Parenting arrangements – are they legally binding?

Separating couples who have children together have a legal requirement to provide for their children, making sure that their interests are looked after. Some people choose to use a family lawyer to resolve custody disputes, especially if a separation is nasty or on unfriendly terms.

On the other hand, a lot of parents come to informal parenting plans and arrangements. These might be in the form of documents that are signed and dated or verbal agreements. The important thing to realise is that many parenting arrangements aren’t always legally binding.

In this article we’ll explore the formalities surrounding parenting arrangements, when they are legally binding, when they aren’t and the things you can do to protect yourself and your children.

Are Written Agreements Legally Binding?

In truth, informal written parenting agreements aren’t usually legally binding – even if they’re complete in the presence of a family lawyer or other legal professional. However, they do have the benefit of helping separated parents move on with their lives.

On the other hand, problems can arise if one parent decides that they don’t want to continue to follow the agreement. They can effectively do what they want, potentially disrupting both the lives of both the other parent and the children in question.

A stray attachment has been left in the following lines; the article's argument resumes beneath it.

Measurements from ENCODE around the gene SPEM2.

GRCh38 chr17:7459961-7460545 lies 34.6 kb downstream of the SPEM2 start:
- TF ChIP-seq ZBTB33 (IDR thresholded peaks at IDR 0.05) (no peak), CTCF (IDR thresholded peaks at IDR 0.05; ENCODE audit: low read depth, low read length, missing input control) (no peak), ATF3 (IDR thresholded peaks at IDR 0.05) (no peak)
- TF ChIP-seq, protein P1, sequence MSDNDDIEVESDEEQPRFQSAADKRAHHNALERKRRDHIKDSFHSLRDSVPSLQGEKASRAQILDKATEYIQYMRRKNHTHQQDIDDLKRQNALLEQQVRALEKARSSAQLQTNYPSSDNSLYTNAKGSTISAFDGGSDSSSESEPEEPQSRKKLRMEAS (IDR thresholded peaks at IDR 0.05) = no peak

One of the best things to do is to make sure that your parenting agreements are formalised by the courts. A family lawyer will be able to guide you on the process of doing this.

When is my relationship considered ‘De Facto’?

De facto relationships are becoming increasingly common in the modern world as less and less people marry at an early age. Instead, people often decide to live together without getting married, which leads to them being considered a ‘de facto’ couple under the eyes of the law at some point.

Now, there are important legal considerations that you need to be aware of once you are considered to be in a de facto relationship. The best way to understand these is to speak with your local family lawyer, but we’ve done our best to provide a brief overview below.

What is a de facto relationship?

The exact definition of a de facto relationship does differ by state in Australia, but basically it involves a serious relationship between two people who aren’t married, but who live together as if they are. There are a lot of things to think about when working out if you’re in a de facto relationship or not, including:

  • How long you’ve been together.
  • How long you’ve been living together. Usually you need to be living together at least part of the time to be considered de facto.
  • Whether there’s a sexual relationship and whether you have children together.
  • Whether you share joint bank accounts or own major joint assets.
  • Whether you act as if you’re married or in a serious relationship when you’re in public.

As you can see, there are a lot of factors that contribute to help the law identify if you’re in a de facto relationship or not. If it’s particularly important for you to know then consider speaking to your local family lawyer.